Blowing Up Silos
“When did we stop communicating?” asked the CEO of a mid-size company. I’m sitting in a mid-morning meeting listening to the chatter, observing the finger-pointing, and hearing lots of excuses regarding a dispute between departments and the reasons they failed to deliver a new program to their customers. If you’re going to go silo, you might as well go solo.
Organizations are living, breathing systems. When people stop talking, sharing, and exchanging knowledge and energy, the organization begins a slow death.
What happens when silos are formed?
Destroy Trust: People who spend significant time in a single department or division often develop loyalty to their immediate group and distrust the motives of others, even if they are in the same firm. Product development may view sales with suspicion, a global subsidiary looks at the American parent with great disdain, and so on. Without trust, you cannot create teamwork across an organization, and without a team that moves quickly, organizations fall behind their competitors.
Cut Off Communication: Silos cut off clear communication between different business units or managerial levels. People can easily fall into only communicating with those directly around them or those who are at the same level in the organization. When there is little or unclear communication between groups, the right hand doesn’t know what the left hand is doing. As a leader, you fall out of touch with employee sentiment, lose track of important resources at your fingertips, and don’t hear crucial feedback.
Foster Complacency: In an organization where people in different divisions have little contact with one another, it’s easy to become inwardly focused and complacent with the status quo. It will cause them to miss new opportunities and hazards coming from competitors or customers and changes in the regulatory environment. For example, if R&D has little communication with sales, research employees will never know end customers’ changing preferences, and your organization could lose out to another competitor that meets customer needs faster and better.
Atari was one of the largest manufacturers of arcade games, home video game consoles, and home computers. They helped define the electronic entertainment industry from the 1970s to the mid-1980s. At its peak, Atari accounted for a third of Warner’s annual income and was the fastest-growing company in the history of the United States at the time. However, Atari came to a slow death when departments stopped communicating and interferences, or ‘silos’, started forming. Atari Inc. ran into problems in the early 1980s as interference from the New York-based Warner management increasingly affected daily operations. Its home computer, video game console, and arcade divisions operated independently of one another and rarely cooperated. Faced with fierce competition and price wars in the game console and home computer markets, Atari was never able to duplicate the success of the 2600. These problems were followed by the video game crash of 1983, with losses that totaled more than $500 million.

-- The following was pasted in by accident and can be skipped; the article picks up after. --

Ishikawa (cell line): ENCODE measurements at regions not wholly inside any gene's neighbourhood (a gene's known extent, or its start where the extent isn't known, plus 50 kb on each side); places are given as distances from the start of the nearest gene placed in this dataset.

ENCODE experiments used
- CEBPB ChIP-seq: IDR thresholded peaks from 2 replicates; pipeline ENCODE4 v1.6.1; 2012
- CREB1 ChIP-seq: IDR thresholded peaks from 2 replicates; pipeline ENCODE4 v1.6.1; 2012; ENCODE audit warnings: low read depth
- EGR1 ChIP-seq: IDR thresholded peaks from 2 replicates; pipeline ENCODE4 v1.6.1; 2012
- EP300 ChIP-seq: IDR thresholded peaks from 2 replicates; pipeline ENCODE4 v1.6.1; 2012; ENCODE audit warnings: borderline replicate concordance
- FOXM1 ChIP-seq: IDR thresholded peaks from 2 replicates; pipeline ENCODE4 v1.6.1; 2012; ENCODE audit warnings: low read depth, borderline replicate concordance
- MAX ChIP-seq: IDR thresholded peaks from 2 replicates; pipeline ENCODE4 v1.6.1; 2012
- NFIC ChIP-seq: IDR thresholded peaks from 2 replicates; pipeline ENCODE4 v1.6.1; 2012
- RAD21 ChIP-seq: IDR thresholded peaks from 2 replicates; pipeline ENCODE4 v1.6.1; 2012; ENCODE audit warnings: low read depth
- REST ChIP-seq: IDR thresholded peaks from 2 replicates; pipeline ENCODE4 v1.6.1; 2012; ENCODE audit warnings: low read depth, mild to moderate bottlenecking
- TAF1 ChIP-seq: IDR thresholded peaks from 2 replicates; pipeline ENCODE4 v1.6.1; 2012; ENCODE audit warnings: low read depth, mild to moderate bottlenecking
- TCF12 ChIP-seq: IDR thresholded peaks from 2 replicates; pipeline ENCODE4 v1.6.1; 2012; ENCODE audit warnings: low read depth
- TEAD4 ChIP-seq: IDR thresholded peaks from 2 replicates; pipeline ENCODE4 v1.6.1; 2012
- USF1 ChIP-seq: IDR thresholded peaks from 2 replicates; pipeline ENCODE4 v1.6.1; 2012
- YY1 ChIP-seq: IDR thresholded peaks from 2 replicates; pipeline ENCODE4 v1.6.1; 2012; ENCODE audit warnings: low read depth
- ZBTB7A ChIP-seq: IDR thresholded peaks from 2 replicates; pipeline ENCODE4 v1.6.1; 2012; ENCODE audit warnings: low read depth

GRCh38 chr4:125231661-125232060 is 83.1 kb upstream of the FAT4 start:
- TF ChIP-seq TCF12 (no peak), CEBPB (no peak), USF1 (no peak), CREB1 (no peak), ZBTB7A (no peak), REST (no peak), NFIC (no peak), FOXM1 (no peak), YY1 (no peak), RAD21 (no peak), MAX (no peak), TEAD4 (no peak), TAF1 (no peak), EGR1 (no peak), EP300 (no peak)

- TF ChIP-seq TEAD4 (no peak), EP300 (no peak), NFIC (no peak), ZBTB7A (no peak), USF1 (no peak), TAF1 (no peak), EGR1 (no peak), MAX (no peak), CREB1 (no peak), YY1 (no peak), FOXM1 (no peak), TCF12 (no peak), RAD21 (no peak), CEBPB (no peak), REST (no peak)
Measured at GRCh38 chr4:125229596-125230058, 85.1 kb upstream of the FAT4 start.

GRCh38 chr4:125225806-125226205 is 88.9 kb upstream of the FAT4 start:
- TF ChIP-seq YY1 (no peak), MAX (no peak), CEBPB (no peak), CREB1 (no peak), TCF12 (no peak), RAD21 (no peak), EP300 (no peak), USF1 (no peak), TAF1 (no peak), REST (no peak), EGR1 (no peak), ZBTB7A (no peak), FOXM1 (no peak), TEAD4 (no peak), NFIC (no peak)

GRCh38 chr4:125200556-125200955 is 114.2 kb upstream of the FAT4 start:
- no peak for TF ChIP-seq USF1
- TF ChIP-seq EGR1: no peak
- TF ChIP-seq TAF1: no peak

Silo Prevention Plan
It’s important to have departments, decision makers, and employees talking. Isn’t it? What do we do when we face an issue or we look to our personal resources to work through issues? We network. We collaborate with trusted advisors to come to new conclusions, get a new perspective, and find solutions.
A recent interview with an elected official provided a candid viewpoint. “When divisions of a company or departments of a government agency or private organization are developing a plan for a particular project, it must meet the needs of all involved and lateral communication is important. If the development of a plan is done in individual meetings of divisions or departments, it is difficult to have meaningful translation of the message from one group to another. When we talk about ‘blowing up silos’, it is about getting all that are involved in the same room at the same time so everyone hears the same message and consensus can be built because all the players are in the room.” (Councilman Nader of Lincoln, CA)
To eliminate silos, you must bring people across the organization together. There are several ways you can do this:
Get your departments networking together to share issues and solutions. Encourage employees to have ad-hoc conversations to solve challenges, communicate to coordinate services, and monthly or quarterly meetings to share knowledge and insight as to what their department is doing, what they do, and why. “The left hand needs to know what the right hand is doing.” My clients find that this process helps clear up assumptions and resolve disputes. It is an educational perspective helping employees, management, and departments understand possible disconnections, promote transparency, and engender trust. It can also help foresee any future issues that may interfere within the pipeline of progress, systems implementation, or effective communication.
For more information and to answer questions on how I can help your organization improve communications, avoid silos, and master a culture of collaboration and cooperation, contact me directly:
Laura Perez, CEO and Executive Consultant